And when you cater to the Mac market, you're talking about the platform where applications have to bleed coolness - often with ground-breaking user interfaces, like Delicious Library or Apple's iApps. Following the platform's interface guidelines is only half the work: your job is to provide an elegant user interface that conveys information in an efficient manner, interacting in a compelling way at the same level as your target user.
Granted, I make database front-ends for a living. The boring kind of applications: accounting, order processing, and all that happy fun stuff that involves storing data in and loading it back from a database, and providing reports and statistics so that the end users can do their job. In my time, I have seen plenty of applications that were built from a developers' point of view. Which means it's logical, in a way, though not necessarily matching the user's line of thinking.
If you're lucky, the team that built the thing in the first place, took the time to read up on human-computer interaction, and tried to learn from the other applications out there. And if you're really lucky, they had someone on their team smart enough to say: "It's not enough to have menus and windows and buttons, but we should make sure that all elements in our application work consistently, as this will cut down on user training and support calls."
But I didn't mean to step onto the soapbox here - I just wanted to point you over to this entry on the Theocacao website - a blog for Mac developers, written by Scott Stevenson, who also maintains the Cocoa Dev Central learning center. You can fetch the slides of his UI Design Essentials talk as well as a movie recording. It may take a while to download the 532MB QuickTime HD file, but it is well worth it.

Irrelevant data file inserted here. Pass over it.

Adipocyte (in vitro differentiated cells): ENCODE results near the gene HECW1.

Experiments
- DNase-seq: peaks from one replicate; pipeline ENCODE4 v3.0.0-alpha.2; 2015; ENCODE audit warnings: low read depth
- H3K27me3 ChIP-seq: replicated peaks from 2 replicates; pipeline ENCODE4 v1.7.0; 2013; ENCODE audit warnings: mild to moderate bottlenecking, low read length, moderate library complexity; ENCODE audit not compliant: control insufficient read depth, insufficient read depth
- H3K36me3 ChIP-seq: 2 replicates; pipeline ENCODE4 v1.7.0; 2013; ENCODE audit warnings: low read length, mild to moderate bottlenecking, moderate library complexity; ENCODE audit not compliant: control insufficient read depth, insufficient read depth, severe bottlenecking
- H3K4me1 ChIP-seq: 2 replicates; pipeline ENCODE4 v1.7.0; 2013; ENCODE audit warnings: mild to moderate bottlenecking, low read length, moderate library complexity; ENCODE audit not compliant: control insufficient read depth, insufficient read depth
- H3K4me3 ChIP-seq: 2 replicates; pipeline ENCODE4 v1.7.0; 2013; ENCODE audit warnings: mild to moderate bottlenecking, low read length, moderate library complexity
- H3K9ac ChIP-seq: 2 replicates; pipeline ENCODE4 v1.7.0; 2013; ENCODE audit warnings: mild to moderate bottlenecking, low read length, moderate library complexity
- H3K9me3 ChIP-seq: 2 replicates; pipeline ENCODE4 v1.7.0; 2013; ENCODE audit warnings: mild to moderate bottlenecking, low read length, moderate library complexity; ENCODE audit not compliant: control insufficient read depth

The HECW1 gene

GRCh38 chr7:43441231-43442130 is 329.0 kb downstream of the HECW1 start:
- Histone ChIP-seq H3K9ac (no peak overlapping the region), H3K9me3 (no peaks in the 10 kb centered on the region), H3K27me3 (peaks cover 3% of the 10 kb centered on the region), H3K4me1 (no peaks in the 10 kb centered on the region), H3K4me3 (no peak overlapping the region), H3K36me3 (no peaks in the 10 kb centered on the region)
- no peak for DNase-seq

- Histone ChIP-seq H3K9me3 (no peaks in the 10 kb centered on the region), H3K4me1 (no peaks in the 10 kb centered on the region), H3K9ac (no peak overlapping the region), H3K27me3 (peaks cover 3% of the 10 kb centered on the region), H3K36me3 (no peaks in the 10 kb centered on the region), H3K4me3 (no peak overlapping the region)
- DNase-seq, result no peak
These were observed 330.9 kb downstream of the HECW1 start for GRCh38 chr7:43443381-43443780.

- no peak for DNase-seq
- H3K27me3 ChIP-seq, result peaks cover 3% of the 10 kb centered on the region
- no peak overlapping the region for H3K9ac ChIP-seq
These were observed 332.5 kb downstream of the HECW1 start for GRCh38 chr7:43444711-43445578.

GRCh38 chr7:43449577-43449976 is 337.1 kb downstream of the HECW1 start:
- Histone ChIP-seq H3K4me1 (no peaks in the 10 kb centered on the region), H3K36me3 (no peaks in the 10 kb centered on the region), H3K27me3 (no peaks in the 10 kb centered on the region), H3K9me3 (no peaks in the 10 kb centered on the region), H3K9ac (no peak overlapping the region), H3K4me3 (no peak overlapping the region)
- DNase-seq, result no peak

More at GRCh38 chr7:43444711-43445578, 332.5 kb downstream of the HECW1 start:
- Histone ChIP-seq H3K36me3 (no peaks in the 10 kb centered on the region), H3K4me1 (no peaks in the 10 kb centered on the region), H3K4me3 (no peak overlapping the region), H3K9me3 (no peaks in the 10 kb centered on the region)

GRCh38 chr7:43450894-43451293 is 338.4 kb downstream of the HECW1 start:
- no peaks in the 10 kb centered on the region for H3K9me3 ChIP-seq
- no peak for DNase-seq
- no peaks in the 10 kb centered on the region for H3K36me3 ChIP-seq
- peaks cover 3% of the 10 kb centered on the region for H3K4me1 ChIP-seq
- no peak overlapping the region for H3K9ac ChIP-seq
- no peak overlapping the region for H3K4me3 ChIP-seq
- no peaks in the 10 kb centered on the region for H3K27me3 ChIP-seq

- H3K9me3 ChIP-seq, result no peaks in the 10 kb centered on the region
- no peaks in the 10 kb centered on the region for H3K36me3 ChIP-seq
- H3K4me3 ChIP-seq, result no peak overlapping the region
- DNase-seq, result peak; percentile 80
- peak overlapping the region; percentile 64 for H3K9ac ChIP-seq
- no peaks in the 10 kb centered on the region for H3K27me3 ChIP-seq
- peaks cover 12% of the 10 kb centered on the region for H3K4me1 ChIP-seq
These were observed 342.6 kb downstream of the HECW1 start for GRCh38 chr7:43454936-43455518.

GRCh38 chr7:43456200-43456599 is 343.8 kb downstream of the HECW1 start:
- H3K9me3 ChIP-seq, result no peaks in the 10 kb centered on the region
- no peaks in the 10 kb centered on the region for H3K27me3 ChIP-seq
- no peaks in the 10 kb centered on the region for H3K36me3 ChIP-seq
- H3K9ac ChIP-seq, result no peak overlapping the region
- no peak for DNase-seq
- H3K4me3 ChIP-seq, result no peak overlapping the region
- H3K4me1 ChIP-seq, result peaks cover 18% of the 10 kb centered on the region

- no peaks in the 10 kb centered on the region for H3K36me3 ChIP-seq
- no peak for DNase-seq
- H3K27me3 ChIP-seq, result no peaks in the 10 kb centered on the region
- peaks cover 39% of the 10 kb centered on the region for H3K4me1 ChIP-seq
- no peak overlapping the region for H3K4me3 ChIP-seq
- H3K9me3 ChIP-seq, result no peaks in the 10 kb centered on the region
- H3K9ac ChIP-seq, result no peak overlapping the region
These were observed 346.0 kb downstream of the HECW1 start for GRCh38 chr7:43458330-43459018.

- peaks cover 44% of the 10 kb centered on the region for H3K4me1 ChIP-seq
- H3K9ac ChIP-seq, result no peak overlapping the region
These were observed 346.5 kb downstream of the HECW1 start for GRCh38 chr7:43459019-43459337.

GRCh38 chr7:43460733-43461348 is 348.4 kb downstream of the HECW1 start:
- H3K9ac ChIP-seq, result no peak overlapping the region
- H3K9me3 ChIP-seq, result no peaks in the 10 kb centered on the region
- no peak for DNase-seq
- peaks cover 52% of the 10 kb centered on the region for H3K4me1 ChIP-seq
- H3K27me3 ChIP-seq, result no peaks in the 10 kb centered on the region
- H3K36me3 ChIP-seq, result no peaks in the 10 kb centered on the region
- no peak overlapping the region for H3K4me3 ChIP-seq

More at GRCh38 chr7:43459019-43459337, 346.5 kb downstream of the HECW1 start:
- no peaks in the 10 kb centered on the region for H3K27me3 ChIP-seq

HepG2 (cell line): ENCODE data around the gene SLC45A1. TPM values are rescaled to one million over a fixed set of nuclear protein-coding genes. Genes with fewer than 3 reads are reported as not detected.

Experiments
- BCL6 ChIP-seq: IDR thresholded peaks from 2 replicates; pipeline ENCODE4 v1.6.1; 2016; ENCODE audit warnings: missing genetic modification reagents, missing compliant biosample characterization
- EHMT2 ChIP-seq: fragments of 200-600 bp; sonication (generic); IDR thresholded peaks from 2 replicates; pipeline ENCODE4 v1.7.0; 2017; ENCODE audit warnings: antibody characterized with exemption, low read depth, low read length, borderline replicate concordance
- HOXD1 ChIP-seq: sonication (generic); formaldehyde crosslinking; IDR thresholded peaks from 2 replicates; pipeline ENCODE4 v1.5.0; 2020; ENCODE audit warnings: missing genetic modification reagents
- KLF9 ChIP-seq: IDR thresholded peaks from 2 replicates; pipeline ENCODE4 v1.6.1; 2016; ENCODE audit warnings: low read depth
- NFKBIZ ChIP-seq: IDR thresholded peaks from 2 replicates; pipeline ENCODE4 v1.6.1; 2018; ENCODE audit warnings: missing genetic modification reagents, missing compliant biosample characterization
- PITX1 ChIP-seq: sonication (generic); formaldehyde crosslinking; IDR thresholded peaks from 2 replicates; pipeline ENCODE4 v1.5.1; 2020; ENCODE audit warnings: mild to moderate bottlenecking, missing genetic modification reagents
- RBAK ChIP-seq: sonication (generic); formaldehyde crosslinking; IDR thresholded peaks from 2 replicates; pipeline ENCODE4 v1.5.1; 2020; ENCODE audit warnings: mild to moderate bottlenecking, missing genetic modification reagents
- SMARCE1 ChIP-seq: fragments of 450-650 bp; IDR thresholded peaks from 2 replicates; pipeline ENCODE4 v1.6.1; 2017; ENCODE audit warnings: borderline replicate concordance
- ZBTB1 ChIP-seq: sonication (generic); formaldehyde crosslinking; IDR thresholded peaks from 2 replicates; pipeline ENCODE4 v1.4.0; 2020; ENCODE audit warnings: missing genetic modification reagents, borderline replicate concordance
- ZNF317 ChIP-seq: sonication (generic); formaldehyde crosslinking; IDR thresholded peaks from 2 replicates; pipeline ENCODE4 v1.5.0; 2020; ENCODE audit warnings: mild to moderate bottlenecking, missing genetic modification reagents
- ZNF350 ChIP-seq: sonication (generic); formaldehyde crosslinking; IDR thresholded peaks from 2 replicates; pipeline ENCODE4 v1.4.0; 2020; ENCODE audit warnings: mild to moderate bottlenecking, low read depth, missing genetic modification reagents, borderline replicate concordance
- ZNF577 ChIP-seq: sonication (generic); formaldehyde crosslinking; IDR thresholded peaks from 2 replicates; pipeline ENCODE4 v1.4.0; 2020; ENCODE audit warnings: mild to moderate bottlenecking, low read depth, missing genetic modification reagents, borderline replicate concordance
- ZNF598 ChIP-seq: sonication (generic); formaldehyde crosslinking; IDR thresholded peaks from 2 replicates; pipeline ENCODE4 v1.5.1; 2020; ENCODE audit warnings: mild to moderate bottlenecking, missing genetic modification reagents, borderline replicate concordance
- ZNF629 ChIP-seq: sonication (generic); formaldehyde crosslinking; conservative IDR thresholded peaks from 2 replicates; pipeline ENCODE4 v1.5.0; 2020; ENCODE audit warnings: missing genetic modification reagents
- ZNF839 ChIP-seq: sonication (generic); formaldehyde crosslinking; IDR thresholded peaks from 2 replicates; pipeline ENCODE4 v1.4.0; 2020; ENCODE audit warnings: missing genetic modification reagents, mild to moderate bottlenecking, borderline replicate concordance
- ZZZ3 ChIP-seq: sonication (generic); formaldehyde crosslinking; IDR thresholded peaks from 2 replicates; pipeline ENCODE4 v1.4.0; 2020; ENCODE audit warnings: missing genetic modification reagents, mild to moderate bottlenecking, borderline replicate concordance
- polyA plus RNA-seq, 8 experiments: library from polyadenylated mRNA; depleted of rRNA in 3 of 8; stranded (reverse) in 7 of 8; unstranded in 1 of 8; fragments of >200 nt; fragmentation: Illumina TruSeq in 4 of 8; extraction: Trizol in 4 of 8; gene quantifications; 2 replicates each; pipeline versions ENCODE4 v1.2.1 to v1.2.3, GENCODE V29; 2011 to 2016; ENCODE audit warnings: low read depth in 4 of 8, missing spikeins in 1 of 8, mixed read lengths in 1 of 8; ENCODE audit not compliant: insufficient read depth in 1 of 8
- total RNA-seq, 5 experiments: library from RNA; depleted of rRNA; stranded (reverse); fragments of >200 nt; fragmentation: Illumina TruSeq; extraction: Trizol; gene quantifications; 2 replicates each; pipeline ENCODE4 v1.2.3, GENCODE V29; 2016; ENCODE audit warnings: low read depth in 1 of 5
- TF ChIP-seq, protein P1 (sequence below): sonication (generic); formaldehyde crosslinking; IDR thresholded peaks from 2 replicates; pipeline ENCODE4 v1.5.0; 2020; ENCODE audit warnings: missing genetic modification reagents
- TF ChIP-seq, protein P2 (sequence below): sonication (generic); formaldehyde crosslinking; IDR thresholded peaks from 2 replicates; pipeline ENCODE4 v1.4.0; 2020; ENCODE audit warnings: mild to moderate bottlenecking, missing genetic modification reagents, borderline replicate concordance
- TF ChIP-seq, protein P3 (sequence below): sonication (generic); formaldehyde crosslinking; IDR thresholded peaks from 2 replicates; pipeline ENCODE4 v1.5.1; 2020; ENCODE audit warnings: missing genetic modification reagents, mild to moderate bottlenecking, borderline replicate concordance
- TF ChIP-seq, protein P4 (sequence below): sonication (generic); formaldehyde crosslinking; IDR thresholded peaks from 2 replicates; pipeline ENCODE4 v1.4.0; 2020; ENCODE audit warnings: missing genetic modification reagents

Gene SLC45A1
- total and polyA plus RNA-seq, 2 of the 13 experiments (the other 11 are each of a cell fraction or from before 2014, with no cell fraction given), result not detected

He talks about the history of developers and designers in software development, and although he can't make you a designer in as short a timeframe as an hour, he does make excellent points and offers practical advice. Specific topics touched include: the basics of iterative design and usability testing, the use of whitespace and partitioning, correct labels and prompts, as well as fonts and language design, covering inspector palettes and icons in the process.
He also ran through a real application that someone was brave enough to submit, pointing out design flaws that turn this functionally excellent application into something users can get to work by themselves, but could be so much better and easier to use by making a number of tweaks. In the wrap-up, he mentions a number of 'model citizens' that we should look at. Some of the best bits came up during the Q&A session at the end, which is only available in the video recording, unfortunately.
As you wait for the download to make its way to your computer, you may also want to chase down these books:
Of course, there are other resources out there, but I'm not going to add much more to this post - instead, I would like to encourage you to go out and look at applications that you use every day, and write down what you find annoying and what you like about the way it interacts with you as a user. And the n try to repeat what thery do right, and avoid what they do wrong.
While Quartam Reports works the way it does, as it was modeled after the Report Builder that shipped with Foxpro, it's not going to stay that way forever. I've already been prototyping a complete overhaul for a while now, and hope to make it a reality for version 2.0 - balancing between the "let's just get it over with" mindset of a developer who has to develop 189 of those pesky things, and the mindset of someone who is perhaps less-seasoned in the raw developing process, but has a good idea of the end-product and how it should turn mere facts into empowering information.
In the meantime, there's plenty to learn and consider and tweak, as usual... Not to mention plenty of code to toss and rewrite... It just never ends, does it?